7 SEPTEMBER 1850, Page 12


II111se..T THE sentence upon Henderson and Williams, the 4. ,and mate of the steam-ship Orion, is perfectly warranted by e facts ; and yet the context of other eases, if we may use the expression, and the nature of our penal discipline, impart to it an aspect of unjust

severity. . , .

In a critical part of the passage between Liverpool and Glas- gow, the inn ster retires to bed, although the mate- was 'such a man as the sequel displayed. To save a half-hour in the competition. against a rival boat, the mate, with his eyes open and in spite of remonstrances, ran into the danger which -wrecked the ship and sacrificed many lives. The master is sentenced to eighteen months' imprisonment, the mate to seven years' transportation.

It has been remarked, that the mate cannot complain of his sen- tence on the score that his conduct was free from any basely crimi- nal animus, since that conduct was really criminal and homicidal in its recklessness. This would be true if the nature of our penal cliseipline did not in the first place consign him to associate with vile and hardened criminals,—which he certainly is not,—and so inflict upon him, not only severe chastisement, but disgrace of a kind which he does not merit. The argument would also be more pure if the nature of our penal discipline admitted the principle of atonement, either to the injured individuals or to society ; pre- cisely the sort of chastisement which would have the most whole- some moral example in suggesting to reckless mates the precious character of their charge,. and the danger to themselves of ex- posing that charge to needless peril. As it is, the sentence pur- chases for the mate all the sympathy which is sure to attend on the subjection to unjust severity; and so far, a severity merited by the offence is disarmed of its right influence. But there is another element of injustice. Taking the general run of contemporary history both in regard to time and topogra- phy, people observe that the offence of these men is visited with terrible severity, while offences much more deliberate and reckless are committed with impunity. The deodands which juries gave in some of the most noted railway slaughters were disallowed,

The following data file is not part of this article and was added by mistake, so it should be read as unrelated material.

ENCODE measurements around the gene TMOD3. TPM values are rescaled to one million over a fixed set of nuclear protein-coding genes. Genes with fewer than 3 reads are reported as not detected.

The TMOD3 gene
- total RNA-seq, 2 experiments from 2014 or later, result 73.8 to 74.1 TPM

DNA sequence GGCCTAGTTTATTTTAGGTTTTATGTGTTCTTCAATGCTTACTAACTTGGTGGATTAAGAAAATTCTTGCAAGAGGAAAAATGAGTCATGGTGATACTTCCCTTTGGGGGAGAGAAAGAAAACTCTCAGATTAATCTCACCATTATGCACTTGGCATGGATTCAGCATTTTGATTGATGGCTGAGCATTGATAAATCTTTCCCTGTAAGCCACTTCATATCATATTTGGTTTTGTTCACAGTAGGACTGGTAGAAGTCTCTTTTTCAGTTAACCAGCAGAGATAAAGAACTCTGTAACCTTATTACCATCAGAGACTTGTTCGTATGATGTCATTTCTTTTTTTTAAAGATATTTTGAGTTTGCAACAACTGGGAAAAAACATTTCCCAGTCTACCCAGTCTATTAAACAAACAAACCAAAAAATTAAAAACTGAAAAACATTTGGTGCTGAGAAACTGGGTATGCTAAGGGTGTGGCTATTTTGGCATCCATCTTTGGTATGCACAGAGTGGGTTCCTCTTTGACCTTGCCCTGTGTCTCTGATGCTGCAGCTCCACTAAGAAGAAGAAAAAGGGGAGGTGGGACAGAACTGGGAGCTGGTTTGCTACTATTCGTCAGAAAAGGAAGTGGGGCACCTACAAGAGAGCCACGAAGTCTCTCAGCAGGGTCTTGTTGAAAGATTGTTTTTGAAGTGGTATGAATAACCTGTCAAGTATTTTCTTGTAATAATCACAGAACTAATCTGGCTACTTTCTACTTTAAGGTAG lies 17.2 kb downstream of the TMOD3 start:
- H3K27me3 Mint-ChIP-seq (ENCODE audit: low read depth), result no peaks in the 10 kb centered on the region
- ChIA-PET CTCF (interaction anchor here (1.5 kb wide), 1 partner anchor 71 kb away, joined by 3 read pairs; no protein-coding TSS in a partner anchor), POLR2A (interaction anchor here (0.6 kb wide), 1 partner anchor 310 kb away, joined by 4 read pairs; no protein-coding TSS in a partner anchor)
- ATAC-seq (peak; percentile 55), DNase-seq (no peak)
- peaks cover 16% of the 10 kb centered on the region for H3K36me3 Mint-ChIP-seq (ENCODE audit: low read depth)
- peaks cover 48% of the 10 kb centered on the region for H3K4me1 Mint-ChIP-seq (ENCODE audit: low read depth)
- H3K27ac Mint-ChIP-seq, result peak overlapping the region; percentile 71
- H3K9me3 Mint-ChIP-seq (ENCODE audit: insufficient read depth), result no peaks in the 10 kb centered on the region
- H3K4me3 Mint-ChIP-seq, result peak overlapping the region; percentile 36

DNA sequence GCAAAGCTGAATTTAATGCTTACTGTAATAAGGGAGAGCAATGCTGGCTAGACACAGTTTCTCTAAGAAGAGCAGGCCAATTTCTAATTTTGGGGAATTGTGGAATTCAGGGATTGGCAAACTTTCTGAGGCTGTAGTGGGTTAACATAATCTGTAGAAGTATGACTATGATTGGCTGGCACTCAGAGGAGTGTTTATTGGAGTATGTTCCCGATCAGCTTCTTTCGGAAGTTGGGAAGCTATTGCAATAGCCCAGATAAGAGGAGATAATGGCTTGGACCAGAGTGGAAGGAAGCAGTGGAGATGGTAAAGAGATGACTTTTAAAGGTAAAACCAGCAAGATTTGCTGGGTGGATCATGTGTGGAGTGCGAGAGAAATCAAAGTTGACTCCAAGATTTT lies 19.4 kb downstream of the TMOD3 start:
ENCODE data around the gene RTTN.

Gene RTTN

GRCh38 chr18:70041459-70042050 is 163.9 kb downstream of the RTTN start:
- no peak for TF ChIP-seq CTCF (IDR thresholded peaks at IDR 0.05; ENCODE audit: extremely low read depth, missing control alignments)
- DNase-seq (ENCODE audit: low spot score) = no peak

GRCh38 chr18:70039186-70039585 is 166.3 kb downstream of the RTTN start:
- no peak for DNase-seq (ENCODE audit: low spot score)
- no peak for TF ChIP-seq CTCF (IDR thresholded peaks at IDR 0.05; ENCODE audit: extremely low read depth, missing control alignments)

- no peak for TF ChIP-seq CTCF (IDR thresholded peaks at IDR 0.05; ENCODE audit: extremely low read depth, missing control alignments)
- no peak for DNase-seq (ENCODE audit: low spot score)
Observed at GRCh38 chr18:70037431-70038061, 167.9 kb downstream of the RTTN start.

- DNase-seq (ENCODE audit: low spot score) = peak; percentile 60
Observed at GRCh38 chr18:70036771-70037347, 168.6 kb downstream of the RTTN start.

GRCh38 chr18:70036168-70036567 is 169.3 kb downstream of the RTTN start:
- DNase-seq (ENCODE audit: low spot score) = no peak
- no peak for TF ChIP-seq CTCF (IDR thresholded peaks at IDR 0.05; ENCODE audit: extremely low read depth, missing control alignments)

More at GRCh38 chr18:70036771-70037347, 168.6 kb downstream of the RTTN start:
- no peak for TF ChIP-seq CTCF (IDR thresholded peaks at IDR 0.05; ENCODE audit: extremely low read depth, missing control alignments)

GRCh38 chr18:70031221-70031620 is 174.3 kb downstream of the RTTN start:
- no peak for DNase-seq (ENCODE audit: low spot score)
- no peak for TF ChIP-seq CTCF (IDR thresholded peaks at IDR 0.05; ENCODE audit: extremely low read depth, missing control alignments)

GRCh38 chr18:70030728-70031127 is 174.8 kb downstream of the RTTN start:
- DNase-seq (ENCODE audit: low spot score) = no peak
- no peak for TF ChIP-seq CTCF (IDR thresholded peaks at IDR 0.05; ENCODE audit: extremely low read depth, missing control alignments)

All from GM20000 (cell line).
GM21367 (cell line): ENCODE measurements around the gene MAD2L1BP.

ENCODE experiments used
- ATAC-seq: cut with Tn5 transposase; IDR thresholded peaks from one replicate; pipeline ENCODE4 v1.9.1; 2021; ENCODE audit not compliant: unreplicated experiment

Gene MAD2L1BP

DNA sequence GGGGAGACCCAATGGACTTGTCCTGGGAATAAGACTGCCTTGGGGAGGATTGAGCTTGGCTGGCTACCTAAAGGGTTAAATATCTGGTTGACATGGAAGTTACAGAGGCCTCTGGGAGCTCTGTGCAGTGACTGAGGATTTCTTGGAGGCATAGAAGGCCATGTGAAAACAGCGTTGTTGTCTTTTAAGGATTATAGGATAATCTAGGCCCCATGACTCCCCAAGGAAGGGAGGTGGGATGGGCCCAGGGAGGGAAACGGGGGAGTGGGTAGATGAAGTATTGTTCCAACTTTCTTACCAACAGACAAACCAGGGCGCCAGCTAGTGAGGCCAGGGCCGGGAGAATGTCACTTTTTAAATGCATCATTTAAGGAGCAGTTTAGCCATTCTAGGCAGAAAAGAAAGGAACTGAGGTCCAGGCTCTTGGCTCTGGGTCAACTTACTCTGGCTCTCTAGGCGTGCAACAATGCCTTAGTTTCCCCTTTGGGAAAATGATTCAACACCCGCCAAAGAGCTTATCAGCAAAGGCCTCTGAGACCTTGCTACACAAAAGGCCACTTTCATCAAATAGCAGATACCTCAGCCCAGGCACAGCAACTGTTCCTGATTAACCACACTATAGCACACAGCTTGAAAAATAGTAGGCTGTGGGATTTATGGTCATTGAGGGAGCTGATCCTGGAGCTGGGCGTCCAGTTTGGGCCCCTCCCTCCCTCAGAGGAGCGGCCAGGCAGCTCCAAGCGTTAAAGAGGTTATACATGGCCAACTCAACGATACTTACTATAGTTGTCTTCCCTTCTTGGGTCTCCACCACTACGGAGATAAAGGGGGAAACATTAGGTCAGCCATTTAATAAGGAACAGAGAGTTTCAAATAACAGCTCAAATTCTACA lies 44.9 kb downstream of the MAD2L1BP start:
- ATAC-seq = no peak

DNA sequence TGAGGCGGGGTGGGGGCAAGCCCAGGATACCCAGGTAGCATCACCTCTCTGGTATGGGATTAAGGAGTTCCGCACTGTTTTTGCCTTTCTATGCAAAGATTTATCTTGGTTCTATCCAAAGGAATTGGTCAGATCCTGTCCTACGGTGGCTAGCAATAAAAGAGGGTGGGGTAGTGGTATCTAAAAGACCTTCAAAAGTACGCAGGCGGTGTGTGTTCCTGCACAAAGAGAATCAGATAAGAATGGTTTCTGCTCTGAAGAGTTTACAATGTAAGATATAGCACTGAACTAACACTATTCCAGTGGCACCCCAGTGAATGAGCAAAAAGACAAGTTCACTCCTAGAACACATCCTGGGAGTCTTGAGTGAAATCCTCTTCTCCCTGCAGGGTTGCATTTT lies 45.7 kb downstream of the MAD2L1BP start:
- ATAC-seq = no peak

leaving for the respensible persons perfect i impunity. The most reckless neglect of life. has been repeatedly exhibited n the burst- ing of defective boilers, in factory or steamer ; kit where was the sentence to match this one ? Now, that section of the public which is to be impressed by the example Will not judge from the one case, but will take all cases together ; the one case only intro- duces an element of perplexity—a spice of uneasy doubt to relieve the general dead sense of impunity which the vast majority of cases proclaims. The sailor's opinion will be, that it is as well perhaps not to throw away passengers within jurisdic- tion of the public prosecutor—an officer known only in Scot- land. On the other hand, that fear must be somewhat coun- terbalanced by the immunity which offenders enjoy, in eases not technically amounting to crime recogiligajn,bythe law of prosecu- tion, under the absence of a coroner's nuine i st n. Scotland. On the whole' therefore though both England. and Scotland have their traps for extraordinary offenders in hemicide by recklessness, the meshes of the net are very large ; , and if some few are caught, they may be consoled by the sympathy of their confreres and of a public wholly unprepared for seventy.

For both public and culprit are taken by surprise : which shows hew slight an example the latent 'terror of the law could have had ; it was so very latent, and it is topographically so partial. Whence the final conclusion is, that the law in such matters de- mands to be thoroughly overhauled,; both in Scotland and in Eng- land, in order that it May be unifermi *ear, publicly known, and effective in its control